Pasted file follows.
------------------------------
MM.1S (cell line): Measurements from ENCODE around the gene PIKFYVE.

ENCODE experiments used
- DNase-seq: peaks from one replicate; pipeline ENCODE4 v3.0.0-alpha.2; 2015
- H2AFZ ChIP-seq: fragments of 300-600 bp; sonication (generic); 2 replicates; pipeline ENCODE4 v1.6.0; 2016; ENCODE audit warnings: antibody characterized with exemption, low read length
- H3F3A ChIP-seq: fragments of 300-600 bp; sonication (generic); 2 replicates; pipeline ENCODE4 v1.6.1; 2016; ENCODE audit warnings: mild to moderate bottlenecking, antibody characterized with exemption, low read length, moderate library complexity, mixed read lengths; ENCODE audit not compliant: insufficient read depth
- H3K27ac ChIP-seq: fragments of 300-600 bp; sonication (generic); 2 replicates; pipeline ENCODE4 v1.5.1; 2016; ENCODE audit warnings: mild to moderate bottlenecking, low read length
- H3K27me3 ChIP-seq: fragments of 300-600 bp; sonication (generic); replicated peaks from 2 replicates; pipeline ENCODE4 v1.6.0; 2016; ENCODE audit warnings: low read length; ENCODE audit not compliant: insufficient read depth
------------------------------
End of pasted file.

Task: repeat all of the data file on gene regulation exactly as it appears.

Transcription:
MM.1S (cell line): Measurements from ENCODE around the gene PIKFYVE.

ENCODE experiments used
- DNase-seq: peaks from one replicate; pipeline ENCODE4 v3.0.0-alpha.2; 2015
- H2AFZ ChIP-seq: fragments of 300-600 bp; sonication (generic); 2 replicates; pipeline ENCODE4 v1.6.0; 2016; ENCODE audit warnings: antibody characterized with exemption, low read length
- H3F3A ChIP-seq: fragments of 300-600 bp; sonication (generic); 2 replicates; pipeline ENCODE4 v1.6.1; 2016; ENCODE audit warnings: mild to moderate bottlenecking, antibody characterized with exemption, low read length, moderate library complexity, mixed read lengths; ENCODE audit not compliant: insufficient read depth
- H3K27ac ChIP-seq: fragments of 300-600 bp; sonication (generic); 2 replicates; pipeline ENCODE4 v1.5.1; 2016; ENCODE audit warnings: mild to moderate bottlenecking, low read length
- H3K27me3 ChIP-seq: fragments of 300-600 bp; sonication (generic); replicated peaks from 2 replicates; pipeline ENCODE4 v1.6.0; 2016; ENCODE audit warnings: low read length; ENCODE audit not compliant: insufficient read depth